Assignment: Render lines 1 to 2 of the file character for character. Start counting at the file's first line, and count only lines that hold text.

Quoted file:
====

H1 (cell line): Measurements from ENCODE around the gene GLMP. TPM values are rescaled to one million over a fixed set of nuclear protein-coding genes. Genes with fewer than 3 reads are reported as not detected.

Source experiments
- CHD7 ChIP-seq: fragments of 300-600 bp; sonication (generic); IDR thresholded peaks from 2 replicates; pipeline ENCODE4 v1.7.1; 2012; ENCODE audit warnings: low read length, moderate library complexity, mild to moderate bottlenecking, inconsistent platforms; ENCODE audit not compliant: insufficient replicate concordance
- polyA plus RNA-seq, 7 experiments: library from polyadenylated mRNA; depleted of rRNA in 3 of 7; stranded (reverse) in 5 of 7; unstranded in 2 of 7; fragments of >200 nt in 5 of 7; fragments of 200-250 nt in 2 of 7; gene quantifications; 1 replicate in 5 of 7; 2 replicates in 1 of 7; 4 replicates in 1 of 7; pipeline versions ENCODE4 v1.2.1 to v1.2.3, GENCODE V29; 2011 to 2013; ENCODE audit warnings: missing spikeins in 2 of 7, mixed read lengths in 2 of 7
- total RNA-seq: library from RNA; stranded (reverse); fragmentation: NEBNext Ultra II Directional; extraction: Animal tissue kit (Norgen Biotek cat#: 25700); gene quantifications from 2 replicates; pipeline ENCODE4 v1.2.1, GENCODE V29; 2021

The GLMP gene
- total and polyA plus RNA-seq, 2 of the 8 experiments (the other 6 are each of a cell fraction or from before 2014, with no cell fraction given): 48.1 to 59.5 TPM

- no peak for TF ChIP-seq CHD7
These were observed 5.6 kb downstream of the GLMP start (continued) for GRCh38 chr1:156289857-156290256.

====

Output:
H1 (cell line): Measurements from ENCODE around the gene GLMP. TPM values are rescaled to one million over a fixed set of nuclear protein-coding genes. Genes with fewer than 3 reads are reported as not detected.

Source experiments